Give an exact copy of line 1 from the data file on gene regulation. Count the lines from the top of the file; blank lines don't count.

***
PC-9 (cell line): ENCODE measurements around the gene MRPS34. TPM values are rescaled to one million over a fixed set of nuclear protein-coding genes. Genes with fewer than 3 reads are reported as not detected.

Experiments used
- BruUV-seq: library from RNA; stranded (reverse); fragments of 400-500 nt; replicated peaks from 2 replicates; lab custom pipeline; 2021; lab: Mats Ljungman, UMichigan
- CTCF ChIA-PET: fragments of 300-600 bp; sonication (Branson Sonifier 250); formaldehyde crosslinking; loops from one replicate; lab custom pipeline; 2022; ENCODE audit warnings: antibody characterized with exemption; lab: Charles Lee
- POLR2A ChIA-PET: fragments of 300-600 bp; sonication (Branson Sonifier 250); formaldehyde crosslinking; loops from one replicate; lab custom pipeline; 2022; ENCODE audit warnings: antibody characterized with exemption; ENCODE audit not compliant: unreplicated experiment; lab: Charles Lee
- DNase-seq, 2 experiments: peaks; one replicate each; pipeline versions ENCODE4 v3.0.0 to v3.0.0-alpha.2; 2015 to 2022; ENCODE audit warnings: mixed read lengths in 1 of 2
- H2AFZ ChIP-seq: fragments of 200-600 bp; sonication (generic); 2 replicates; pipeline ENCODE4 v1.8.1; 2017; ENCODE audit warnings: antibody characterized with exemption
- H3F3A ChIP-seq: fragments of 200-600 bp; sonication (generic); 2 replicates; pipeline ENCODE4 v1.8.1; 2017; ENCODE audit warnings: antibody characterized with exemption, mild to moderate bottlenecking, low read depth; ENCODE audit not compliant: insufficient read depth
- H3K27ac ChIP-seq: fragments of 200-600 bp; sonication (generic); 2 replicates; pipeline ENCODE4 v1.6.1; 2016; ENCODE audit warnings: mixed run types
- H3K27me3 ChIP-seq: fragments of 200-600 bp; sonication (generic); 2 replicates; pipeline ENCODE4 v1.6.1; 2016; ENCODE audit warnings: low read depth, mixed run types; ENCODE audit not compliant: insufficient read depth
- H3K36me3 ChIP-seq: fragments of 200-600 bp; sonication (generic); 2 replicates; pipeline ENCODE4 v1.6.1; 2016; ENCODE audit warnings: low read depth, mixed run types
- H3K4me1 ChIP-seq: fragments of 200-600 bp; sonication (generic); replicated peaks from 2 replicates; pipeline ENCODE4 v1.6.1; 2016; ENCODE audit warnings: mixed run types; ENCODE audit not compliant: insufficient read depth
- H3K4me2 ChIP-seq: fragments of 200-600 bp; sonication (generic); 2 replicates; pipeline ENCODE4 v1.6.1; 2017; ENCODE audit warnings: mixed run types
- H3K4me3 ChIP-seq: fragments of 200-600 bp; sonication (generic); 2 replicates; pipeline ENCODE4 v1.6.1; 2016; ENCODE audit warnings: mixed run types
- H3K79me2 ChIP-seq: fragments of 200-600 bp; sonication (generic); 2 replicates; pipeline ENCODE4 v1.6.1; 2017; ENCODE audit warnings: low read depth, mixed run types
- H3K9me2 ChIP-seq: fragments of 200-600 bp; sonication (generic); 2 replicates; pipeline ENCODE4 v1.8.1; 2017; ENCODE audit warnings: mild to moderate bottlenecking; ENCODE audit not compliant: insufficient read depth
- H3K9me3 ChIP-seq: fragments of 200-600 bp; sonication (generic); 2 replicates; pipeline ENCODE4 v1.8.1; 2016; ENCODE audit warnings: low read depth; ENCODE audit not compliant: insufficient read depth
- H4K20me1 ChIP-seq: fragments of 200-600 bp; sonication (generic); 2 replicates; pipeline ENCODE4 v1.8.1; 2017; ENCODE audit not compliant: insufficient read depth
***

PC-9 (cell line): ENCODE measurements around the gene MRPS34. TPM values are rescaled to one million over a fixed set of nuclear protein-coding genes. Genes with fewer than 3 reads are reported as not detected.